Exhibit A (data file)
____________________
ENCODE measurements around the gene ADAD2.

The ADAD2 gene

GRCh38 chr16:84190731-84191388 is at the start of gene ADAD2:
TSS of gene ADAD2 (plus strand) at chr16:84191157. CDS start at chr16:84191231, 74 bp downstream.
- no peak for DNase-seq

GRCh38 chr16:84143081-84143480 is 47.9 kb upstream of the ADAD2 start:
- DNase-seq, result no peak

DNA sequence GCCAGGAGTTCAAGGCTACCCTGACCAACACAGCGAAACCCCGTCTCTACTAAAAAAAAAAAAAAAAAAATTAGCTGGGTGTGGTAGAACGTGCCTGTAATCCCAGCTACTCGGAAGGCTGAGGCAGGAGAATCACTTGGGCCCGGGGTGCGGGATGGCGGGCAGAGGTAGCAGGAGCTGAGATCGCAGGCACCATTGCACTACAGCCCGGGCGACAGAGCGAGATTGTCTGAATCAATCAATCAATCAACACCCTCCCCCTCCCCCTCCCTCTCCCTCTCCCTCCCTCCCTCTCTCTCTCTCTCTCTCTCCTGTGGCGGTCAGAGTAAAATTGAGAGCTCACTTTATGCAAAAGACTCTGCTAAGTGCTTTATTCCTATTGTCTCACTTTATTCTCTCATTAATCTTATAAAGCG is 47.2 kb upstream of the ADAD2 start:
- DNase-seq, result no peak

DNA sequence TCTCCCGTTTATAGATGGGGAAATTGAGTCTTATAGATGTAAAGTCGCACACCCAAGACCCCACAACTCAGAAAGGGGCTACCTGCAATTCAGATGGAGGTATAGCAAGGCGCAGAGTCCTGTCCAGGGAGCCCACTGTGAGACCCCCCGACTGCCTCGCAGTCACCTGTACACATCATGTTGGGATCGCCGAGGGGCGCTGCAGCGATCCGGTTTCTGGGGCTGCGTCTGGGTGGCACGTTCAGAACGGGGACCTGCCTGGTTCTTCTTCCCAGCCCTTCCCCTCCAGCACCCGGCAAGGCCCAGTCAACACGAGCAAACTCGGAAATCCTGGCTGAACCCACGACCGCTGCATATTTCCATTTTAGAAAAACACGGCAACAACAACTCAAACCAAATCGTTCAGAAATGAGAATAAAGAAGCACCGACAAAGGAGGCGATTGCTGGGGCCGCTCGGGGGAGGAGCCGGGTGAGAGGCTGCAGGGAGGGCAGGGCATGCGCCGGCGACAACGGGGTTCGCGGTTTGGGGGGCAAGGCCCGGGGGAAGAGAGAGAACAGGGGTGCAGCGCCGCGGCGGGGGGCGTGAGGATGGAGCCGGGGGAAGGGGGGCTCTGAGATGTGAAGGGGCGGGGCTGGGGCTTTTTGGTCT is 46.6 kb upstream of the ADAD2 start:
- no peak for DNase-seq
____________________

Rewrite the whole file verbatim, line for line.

ENCODE measurements around the gene ADAD2.

The ADAD2 gene

GRCh38 chr16:84190731-84191388 is at the start of gene ADAD2:
TSS of gene ADAD2 (plus strand) at chr16:84191157. CDS start at chr16:84191231, 74 bp downstream.
- no peak for DNase-seq

GRCh38 chr16:84143081-84143480 is 47.9 kb upstream of the ADAD2 start:
- DNase-seq, result no peak

DNA sequence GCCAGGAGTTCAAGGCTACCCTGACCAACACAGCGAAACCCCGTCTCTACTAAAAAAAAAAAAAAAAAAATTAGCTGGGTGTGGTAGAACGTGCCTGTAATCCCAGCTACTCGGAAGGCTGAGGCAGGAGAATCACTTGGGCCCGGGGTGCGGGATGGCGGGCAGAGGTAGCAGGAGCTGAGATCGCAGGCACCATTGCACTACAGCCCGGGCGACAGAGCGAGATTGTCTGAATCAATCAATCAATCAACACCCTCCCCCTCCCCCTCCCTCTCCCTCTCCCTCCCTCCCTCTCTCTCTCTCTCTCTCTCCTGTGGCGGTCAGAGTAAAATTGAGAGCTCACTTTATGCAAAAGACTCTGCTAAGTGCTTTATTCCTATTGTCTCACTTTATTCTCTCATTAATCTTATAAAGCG is 47.2 kb upstream of the ADAD2 start:
- DNase-seq, result no peak

DNA sequence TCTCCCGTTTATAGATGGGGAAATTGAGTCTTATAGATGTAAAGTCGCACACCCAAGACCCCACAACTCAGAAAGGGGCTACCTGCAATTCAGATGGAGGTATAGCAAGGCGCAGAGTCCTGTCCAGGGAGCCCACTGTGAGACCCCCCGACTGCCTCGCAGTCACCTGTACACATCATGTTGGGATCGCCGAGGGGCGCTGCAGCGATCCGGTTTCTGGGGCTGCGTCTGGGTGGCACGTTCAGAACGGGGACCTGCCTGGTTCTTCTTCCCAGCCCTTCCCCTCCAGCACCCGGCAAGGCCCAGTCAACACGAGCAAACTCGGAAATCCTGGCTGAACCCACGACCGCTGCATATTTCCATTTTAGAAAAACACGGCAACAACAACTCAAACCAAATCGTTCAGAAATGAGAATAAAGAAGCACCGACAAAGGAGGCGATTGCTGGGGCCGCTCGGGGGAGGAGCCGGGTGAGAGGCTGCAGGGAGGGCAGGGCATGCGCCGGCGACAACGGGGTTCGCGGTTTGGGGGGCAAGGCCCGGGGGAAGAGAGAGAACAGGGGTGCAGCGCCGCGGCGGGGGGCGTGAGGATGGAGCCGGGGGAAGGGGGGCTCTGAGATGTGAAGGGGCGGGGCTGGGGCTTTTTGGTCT is 46.6 kb upstream of the ADAD2 start:
- no peak for DNase-seq